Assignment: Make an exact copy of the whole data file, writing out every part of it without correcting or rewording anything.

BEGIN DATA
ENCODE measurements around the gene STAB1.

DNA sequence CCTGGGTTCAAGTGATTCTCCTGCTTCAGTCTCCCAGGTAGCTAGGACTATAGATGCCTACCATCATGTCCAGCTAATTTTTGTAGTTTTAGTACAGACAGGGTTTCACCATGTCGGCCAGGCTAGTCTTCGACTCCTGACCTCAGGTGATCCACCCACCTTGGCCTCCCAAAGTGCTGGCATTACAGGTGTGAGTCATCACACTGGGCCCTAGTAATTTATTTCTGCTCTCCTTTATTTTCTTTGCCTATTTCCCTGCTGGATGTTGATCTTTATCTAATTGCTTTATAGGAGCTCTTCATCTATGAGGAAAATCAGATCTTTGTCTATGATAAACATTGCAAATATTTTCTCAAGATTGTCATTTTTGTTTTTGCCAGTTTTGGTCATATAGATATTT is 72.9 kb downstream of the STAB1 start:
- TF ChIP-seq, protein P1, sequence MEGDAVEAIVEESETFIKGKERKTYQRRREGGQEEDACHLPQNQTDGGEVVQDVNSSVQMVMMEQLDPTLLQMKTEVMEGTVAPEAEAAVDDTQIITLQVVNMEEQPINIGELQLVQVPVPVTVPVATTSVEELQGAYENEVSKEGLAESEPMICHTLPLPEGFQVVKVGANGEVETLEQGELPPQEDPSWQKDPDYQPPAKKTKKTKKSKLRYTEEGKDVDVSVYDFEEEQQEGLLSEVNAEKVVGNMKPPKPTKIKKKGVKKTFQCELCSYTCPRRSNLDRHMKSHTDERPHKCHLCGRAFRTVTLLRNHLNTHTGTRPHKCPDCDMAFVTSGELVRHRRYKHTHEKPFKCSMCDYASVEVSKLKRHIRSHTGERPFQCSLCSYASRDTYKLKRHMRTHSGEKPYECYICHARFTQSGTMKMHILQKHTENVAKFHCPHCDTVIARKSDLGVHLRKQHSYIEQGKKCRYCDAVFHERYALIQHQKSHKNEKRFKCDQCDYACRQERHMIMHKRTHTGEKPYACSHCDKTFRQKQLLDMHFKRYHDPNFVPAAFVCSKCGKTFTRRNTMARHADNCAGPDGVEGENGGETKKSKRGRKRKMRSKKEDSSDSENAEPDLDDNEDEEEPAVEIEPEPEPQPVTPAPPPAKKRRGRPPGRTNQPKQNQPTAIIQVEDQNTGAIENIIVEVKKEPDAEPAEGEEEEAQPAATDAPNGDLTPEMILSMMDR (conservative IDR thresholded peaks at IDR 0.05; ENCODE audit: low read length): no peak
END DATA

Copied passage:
ENCODE measurements around the gene STAB1.

DNA sequence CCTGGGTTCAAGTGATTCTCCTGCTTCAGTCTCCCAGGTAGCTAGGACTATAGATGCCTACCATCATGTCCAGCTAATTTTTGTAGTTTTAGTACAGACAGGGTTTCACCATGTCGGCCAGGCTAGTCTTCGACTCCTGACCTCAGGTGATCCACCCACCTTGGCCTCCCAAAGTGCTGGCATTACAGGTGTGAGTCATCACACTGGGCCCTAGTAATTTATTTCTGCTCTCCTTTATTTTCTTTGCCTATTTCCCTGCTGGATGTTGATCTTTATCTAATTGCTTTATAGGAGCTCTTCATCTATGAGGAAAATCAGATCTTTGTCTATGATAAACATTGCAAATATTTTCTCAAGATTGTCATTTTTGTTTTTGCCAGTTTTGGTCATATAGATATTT is 72.9 kb downstream of the STAB1 start:
- TF ChIP-seq, protein P1, sequence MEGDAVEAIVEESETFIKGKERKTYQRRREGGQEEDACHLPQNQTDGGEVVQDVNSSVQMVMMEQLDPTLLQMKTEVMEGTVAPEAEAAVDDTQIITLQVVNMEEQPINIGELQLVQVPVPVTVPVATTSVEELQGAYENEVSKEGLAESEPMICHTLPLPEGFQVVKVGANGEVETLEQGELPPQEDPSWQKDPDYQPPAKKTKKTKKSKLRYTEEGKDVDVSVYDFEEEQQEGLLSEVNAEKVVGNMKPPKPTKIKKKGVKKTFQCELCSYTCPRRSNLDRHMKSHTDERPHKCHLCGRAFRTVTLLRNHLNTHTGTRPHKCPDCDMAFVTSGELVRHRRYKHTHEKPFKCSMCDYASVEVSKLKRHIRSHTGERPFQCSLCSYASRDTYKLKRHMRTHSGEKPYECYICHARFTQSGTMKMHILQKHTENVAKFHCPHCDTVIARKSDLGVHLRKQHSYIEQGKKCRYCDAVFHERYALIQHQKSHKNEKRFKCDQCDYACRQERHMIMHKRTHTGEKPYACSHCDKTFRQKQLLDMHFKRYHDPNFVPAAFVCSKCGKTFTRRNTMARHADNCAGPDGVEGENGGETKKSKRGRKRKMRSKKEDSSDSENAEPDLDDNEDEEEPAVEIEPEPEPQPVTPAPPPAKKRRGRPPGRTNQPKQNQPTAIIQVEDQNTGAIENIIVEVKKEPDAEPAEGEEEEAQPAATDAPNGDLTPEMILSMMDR (conservative IDR thresholded peaks at IDR 0.05; ENCODE audit: low read length): no peak